I was mostly interested in interstellar shock waves: supernova explosions and breaking up dust grains. Don York and I wrote two papers on these topics while I was in grad school, and Lyman and I wrote some theoretical papers. These papers became my thesis. After some time at Berkeley, I came here to Colorado and worked on something called the IUE, International Ultraviolet Explorer. You have to know your alphabet soup in this game.
I remember one anecdote from 1975 or 1976: Lyman Spitzer and John Bahcall were selling the concept of the Hubble Space Telescope, though it wasn't called the Hubble then, just the Space Telescope. They were shepherding it through the ups and downs in Congress. I remember Lyman would schedule a meeting with me but then have to run to the airport or, more often, the train station. He'd go down to Washington, D.C., lobby Congress, and then come back the next day. He'd do this like clockwork, every week.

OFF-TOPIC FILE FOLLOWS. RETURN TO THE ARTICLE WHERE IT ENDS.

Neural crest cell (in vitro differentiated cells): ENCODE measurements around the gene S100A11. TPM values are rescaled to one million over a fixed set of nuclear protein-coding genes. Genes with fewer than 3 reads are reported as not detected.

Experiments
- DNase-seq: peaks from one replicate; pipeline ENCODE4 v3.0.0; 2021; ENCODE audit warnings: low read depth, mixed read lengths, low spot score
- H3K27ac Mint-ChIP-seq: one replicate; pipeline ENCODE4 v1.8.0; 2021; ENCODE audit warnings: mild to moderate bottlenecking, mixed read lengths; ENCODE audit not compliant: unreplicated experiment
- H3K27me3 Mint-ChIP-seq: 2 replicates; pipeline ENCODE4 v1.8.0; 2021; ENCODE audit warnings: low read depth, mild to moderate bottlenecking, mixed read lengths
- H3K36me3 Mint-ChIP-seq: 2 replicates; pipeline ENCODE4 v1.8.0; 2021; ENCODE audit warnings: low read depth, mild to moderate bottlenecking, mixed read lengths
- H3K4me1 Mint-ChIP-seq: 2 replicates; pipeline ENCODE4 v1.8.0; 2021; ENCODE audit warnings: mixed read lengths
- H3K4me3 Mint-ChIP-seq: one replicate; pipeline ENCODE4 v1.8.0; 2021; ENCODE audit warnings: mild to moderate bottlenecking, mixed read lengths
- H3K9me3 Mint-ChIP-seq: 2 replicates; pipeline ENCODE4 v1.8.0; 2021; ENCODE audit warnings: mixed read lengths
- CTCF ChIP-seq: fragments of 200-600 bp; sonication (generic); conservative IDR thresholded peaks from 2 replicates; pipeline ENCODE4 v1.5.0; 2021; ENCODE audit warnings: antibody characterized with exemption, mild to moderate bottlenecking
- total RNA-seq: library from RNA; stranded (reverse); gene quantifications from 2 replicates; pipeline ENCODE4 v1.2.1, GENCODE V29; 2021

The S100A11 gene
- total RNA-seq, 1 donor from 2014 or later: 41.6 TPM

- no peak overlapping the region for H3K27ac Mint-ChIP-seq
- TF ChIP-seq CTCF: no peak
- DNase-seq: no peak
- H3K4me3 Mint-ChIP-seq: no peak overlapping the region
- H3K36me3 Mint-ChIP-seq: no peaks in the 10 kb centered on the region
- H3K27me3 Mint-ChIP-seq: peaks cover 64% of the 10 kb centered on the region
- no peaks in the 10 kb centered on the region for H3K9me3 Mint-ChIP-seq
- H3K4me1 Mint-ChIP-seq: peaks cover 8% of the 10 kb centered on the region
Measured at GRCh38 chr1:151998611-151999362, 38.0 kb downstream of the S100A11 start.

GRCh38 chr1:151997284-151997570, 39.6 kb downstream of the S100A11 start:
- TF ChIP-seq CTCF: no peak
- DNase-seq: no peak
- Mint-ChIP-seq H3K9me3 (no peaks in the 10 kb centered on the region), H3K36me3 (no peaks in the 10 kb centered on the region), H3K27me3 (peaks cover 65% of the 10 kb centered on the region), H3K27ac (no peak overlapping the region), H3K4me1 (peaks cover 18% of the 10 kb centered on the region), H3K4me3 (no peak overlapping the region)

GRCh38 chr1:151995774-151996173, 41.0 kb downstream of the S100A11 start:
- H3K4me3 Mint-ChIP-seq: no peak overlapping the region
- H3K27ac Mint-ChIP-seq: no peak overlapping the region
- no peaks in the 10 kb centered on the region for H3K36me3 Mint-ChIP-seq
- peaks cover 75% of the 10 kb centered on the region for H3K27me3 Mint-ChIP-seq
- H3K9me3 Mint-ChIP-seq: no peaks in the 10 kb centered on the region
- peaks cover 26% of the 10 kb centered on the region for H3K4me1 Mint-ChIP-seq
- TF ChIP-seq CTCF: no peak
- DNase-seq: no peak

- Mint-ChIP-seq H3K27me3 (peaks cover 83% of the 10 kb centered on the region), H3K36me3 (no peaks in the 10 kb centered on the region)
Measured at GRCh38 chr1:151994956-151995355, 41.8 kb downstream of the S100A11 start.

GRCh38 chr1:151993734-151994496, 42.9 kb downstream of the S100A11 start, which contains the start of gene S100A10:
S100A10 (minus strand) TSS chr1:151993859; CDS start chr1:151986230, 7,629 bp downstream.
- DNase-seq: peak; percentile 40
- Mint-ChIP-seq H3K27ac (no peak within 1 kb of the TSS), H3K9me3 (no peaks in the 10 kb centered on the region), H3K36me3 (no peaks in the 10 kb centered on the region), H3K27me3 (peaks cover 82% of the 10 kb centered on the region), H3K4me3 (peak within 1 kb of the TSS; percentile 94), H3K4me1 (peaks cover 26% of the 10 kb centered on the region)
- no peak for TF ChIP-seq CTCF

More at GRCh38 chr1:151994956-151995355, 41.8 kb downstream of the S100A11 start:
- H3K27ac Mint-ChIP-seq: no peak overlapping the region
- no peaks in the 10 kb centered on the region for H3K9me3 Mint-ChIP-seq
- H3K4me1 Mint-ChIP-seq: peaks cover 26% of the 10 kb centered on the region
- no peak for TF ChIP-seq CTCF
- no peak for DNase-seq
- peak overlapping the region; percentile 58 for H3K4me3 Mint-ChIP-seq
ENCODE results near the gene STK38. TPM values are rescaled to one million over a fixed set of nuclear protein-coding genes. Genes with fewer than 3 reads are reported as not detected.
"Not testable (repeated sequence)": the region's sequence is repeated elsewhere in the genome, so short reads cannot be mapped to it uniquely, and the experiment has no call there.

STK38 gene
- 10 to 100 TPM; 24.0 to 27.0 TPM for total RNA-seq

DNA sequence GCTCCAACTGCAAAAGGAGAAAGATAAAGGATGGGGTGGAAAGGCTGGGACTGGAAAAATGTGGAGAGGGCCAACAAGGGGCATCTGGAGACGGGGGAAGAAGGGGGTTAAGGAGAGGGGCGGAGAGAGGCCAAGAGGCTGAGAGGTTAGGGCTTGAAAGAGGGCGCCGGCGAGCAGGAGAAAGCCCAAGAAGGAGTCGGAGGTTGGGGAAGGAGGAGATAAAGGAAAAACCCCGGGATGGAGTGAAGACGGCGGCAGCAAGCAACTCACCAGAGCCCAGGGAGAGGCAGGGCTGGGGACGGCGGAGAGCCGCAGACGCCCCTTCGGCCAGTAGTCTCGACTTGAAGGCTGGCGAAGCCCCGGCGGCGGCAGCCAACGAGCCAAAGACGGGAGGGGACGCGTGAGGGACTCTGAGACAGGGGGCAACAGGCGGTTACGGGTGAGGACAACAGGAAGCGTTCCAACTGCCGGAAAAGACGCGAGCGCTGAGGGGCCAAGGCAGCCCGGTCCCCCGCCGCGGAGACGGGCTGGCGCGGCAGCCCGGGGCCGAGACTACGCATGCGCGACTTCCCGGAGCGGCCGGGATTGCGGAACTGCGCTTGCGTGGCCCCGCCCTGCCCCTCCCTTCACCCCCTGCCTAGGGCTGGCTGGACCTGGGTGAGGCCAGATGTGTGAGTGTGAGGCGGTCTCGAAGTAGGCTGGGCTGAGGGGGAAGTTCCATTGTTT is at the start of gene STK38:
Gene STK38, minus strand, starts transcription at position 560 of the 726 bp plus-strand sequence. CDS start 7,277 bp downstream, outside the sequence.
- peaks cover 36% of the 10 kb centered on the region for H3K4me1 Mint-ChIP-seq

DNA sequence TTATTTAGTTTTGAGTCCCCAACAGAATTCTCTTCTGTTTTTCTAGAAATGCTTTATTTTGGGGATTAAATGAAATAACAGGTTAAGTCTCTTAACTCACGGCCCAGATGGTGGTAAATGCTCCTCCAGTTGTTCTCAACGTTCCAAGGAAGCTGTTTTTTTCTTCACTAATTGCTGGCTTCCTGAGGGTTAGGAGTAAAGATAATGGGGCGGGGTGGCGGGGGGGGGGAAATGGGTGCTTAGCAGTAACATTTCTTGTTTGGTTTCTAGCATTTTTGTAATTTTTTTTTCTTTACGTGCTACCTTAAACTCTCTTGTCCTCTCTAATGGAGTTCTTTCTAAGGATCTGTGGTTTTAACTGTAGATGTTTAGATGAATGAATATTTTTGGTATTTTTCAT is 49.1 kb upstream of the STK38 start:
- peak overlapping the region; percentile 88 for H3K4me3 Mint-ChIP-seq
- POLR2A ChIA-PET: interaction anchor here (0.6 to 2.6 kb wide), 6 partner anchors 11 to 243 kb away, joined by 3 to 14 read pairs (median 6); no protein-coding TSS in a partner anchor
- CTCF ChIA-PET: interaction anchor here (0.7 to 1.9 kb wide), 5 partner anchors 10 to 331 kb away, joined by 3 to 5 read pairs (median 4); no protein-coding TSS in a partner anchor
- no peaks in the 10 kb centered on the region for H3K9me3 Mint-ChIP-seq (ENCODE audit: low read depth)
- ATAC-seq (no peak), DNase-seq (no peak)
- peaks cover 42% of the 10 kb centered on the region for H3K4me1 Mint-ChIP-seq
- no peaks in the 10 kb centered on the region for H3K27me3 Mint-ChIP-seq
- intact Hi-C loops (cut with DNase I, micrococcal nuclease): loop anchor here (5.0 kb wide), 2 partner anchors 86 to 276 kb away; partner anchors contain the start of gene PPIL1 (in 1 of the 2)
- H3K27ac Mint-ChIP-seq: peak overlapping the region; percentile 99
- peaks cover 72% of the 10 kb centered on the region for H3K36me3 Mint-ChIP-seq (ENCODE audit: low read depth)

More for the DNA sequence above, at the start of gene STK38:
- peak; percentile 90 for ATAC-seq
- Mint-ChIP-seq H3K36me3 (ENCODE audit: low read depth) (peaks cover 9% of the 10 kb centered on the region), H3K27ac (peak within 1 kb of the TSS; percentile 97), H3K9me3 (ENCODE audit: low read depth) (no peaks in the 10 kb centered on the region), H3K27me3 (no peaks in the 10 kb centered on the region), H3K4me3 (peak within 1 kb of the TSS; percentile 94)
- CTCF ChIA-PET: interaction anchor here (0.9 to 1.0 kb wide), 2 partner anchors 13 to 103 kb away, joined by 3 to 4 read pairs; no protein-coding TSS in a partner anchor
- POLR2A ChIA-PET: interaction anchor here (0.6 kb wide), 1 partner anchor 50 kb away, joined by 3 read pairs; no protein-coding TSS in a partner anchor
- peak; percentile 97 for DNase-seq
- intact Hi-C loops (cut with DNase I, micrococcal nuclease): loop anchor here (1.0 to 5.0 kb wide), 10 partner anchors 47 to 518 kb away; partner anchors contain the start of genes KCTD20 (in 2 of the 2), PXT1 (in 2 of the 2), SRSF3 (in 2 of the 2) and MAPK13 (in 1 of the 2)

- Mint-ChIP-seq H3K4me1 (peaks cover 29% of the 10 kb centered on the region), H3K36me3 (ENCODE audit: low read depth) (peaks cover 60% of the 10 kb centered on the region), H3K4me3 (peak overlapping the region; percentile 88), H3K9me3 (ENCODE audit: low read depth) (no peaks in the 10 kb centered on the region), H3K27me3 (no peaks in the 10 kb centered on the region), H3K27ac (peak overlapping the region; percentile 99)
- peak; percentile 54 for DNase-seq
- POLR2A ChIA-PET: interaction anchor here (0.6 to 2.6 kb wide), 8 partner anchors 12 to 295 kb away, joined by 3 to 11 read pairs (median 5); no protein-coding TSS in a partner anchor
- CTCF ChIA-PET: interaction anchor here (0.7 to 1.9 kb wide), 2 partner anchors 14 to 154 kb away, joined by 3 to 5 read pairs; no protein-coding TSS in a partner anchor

After I graduated, they had a big conference: Scientific Research with the Space Telescope. I was probably the youngest person at the conference; I was 25 years old. Little did I know then that it was going to take another fifteen years for Hubble to be launched. You have to have an incredible amount of patience to be in this field. No one thought it was going to take fifteen years, but with all the ups and downs and delays in Congressional funding, it did.